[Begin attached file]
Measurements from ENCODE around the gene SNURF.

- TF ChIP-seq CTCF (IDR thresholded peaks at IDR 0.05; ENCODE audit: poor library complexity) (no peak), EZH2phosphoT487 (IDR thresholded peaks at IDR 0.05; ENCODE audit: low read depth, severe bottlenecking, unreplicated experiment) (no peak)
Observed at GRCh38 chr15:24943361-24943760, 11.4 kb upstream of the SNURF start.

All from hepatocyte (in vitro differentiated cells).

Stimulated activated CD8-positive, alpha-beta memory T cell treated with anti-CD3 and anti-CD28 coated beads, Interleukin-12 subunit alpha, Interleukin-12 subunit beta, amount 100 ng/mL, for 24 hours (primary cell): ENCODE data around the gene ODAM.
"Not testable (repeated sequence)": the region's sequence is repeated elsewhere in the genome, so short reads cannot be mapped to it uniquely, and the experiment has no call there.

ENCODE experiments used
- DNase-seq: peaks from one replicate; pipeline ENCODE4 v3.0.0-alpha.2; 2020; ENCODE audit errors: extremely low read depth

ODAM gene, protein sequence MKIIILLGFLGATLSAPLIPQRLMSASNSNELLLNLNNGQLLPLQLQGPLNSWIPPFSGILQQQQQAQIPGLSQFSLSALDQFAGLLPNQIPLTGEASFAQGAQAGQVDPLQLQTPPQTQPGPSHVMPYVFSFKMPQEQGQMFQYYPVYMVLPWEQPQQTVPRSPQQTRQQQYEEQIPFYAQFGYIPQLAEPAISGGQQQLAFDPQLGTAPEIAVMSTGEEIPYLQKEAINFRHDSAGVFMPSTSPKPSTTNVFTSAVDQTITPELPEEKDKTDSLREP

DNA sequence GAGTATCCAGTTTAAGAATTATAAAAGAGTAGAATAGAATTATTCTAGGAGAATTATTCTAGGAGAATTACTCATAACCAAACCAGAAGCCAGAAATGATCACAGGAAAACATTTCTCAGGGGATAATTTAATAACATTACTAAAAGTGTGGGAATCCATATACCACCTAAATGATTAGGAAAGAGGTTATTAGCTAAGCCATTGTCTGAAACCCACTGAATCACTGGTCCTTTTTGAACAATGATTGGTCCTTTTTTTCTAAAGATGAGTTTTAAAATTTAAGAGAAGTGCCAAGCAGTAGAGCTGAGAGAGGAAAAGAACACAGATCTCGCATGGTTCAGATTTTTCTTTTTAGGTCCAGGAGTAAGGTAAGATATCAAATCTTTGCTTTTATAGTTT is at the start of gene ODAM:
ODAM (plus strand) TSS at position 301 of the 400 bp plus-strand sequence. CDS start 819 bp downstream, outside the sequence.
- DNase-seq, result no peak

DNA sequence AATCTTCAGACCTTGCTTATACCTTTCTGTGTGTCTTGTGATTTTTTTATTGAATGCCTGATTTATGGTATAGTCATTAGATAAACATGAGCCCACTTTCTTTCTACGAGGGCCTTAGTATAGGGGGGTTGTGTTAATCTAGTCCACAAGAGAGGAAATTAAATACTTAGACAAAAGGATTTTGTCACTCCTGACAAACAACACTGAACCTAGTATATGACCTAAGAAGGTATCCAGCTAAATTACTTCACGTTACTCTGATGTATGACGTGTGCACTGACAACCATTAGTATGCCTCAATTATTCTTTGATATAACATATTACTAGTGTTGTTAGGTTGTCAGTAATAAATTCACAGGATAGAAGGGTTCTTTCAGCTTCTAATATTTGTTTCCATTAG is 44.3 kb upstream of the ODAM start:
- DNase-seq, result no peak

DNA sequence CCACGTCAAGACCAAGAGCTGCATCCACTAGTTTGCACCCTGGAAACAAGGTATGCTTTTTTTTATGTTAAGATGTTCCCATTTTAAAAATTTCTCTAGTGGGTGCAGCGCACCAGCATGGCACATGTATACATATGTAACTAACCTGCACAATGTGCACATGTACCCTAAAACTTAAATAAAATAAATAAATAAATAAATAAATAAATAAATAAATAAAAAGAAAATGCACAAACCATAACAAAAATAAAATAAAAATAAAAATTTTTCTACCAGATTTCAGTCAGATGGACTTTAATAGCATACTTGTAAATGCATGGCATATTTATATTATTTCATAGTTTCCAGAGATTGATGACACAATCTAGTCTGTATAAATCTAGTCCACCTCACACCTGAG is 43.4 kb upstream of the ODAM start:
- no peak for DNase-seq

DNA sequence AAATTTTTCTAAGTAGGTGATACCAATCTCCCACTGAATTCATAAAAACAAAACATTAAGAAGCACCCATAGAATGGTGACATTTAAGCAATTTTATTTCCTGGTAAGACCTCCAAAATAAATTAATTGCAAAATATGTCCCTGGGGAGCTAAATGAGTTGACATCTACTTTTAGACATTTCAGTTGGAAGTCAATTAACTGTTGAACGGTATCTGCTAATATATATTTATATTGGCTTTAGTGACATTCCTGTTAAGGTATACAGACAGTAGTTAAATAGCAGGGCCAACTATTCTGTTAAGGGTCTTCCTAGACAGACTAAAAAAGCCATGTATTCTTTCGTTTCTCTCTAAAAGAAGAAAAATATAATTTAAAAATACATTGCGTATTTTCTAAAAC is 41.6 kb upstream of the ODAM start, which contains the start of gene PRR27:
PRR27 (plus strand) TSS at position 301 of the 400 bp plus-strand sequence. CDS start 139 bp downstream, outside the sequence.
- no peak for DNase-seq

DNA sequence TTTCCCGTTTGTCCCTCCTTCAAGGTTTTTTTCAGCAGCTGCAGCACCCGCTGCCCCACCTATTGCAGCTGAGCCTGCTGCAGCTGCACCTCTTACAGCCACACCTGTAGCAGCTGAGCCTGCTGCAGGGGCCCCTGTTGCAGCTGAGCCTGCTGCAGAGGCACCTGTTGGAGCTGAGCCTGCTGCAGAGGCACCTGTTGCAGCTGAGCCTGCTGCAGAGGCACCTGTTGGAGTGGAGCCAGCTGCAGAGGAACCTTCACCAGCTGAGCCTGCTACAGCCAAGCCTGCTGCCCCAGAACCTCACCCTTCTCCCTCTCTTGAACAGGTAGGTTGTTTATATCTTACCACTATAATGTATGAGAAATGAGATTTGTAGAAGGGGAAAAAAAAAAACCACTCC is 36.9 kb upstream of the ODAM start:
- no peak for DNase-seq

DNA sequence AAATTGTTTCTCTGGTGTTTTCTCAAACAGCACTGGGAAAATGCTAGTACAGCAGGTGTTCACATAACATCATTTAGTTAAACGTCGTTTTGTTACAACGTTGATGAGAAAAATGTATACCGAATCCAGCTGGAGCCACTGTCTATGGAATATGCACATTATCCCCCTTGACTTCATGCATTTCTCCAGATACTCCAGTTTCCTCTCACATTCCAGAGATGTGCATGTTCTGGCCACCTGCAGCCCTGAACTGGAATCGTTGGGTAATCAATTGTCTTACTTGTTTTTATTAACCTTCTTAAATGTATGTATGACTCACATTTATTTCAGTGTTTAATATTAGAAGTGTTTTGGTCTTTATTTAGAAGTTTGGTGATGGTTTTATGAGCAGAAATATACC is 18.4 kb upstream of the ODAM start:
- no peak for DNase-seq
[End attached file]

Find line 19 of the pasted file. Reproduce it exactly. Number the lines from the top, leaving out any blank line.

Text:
- no peak for DNase-seq